Segment Information
Operating segments are defined as components of an enterprise that engage in business activities for which discrete financial information is available and regularly reviewed by the chief operating decision maker ("CODM"). The Company has determined that its chief executive officer is the Company's CODM.
The Company has identified three reportable segments, web presence, domains and email marketing. The Company has determined that it does not satisfy aggregation criteria for these operating segments, and that each segment meets the quantitative threshold of Financial Accounting Standards Board ("FASB") Accounting Standards Codification ("ASC") 280, Segment Reporting . Therefore, all three operating segments are reportable segments.
The Company's segments share certain resources, primarily related to sales and marketing, engineering and general and administrative functions. Management allocates these costs to each respective segment based on a consistently applied methodology, primarily based on a percentage of revenue.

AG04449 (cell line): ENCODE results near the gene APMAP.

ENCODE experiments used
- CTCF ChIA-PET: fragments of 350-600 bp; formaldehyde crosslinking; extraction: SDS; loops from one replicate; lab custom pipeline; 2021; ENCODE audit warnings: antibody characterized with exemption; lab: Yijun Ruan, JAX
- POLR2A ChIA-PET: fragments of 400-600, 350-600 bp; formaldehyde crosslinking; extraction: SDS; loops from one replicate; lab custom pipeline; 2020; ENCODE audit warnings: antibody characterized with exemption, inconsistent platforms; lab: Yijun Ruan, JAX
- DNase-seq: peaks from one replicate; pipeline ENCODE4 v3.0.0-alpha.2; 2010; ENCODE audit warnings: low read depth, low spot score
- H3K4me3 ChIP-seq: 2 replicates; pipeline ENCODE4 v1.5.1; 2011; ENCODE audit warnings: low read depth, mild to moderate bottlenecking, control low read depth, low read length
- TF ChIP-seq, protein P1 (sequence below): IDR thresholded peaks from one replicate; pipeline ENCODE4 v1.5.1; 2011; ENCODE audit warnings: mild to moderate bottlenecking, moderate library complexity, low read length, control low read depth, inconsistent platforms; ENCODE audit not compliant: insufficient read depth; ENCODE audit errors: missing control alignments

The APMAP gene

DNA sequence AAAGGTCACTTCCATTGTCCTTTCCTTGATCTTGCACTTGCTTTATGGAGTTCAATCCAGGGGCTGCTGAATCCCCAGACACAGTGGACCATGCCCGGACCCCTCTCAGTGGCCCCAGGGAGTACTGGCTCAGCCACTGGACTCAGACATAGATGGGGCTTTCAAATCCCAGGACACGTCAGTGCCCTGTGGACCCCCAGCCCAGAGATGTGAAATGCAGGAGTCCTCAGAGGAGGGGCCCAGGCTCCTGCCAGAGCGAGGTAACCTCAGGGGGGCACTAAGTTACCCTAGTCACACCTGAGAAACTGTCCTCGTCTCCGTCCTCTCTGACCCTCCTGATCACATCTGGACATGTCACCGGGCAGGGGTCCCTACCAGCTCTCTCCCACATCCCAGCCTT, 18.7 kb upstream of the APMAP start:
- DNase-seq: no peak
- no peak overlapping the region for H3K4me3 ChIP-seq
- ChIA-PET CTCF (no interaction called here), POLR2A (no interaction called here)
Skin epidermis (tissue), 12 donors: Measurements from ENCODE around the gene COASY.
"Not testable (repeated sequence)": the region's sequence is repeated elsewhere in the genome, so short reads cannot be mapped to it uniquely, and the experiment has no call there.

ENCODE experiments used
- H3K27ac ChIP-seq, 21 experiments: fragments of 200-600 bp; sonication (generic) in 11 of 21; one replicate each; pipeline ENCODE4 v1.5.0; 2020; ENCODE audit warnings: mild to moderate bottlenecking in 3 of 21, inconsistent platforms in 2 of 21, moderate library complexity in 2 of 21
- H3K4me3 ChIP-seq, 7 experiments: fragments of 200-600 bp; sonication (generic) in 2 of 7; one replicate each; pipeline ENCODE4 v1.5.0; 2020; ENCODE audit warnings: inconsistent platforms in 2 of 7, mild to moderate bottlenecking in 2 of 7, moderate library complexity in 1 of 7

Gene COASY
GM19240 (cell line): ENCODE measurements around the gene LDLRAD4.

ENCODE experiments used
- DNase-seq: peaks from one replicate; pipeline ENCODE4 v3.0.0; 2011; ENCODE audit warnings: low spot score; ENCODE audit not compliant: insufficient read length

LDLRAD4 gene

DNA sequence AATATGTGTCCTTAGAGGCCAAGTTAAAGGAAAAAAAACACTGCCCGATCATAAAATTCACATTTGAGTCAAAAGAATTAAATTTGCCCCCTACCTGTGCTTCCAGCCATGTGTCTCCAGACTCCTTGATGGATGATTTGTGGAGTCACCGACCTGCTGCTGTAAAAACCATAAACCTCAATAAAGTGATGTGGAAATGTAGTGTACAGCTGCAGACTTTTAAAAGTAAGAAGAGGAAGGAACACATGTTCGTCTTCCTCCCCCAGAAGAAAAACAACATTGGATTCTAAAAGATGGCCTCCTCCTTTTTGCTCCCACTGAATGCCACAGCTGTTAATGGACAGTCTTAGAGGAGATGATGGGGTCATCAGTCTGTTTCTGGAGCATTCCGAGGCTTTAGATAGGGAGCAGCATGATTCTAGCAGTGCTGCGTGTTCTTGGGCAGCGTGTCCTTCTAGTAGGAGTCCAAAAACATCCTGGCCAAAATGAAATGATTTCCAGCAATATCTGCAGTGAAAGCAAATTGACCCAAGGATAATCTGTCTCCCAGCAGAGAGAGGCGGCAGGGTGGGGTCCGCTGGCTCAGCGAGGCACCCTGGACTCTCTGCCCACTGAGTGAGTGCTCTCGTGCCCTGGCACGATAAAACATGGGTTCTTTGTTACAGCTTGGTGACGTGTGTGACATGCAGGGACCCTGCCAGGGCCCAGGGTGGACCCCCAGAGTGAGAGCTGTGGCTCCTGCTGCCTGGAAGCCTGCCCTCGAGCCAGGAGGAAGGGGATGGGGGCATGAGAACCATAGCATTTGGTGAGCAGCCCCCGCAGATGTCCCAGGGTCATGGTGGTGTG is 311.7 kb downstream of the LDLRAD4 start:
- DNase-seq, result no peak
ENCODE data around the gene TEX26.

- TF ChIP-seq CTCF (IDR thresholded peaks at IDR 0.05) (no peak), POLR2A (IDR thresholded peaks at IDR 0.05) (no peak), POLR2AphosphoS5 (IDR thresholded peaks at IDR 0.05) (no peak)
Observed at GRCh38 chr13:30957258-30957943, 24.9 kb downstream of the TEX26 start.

Use of Estimates
U.S. GAAP requires management to make certain estimates, judgments and assumptions that affect the reported amounts of assets, liabilities and disclosure of contingent assets and liabilities at the date of the consolidated financial statements and the reported amounts of revenue and expenses during the reporting period. These estimates, judgments and assumptions used in preparing the accompanying consolidated financial statements are based on the relevant facts and circumstances as of the date of the consolidated financial statements. Although the Company regularly assesses these estimates, judgments and assumptions used in preparing the consolidated financial statements, actual results could differ from those estimates. Changes in estimates are recorded in the period in which they become known. The more significant estimates reflected in these consolidated financial statements include estimates of fair value of assets acquired and liabilities assumed under purchase accounting related to the Company’s acquisitions and when evaluating goodwill and long-lived assets for potential impairment, the estimated useful lives of intangible and depreciable assets, revenue recognition for multiple-element arrangements, stock-based compensation, contingent consideration, derivative instruments, certain accruals, reserves and deferred taxes.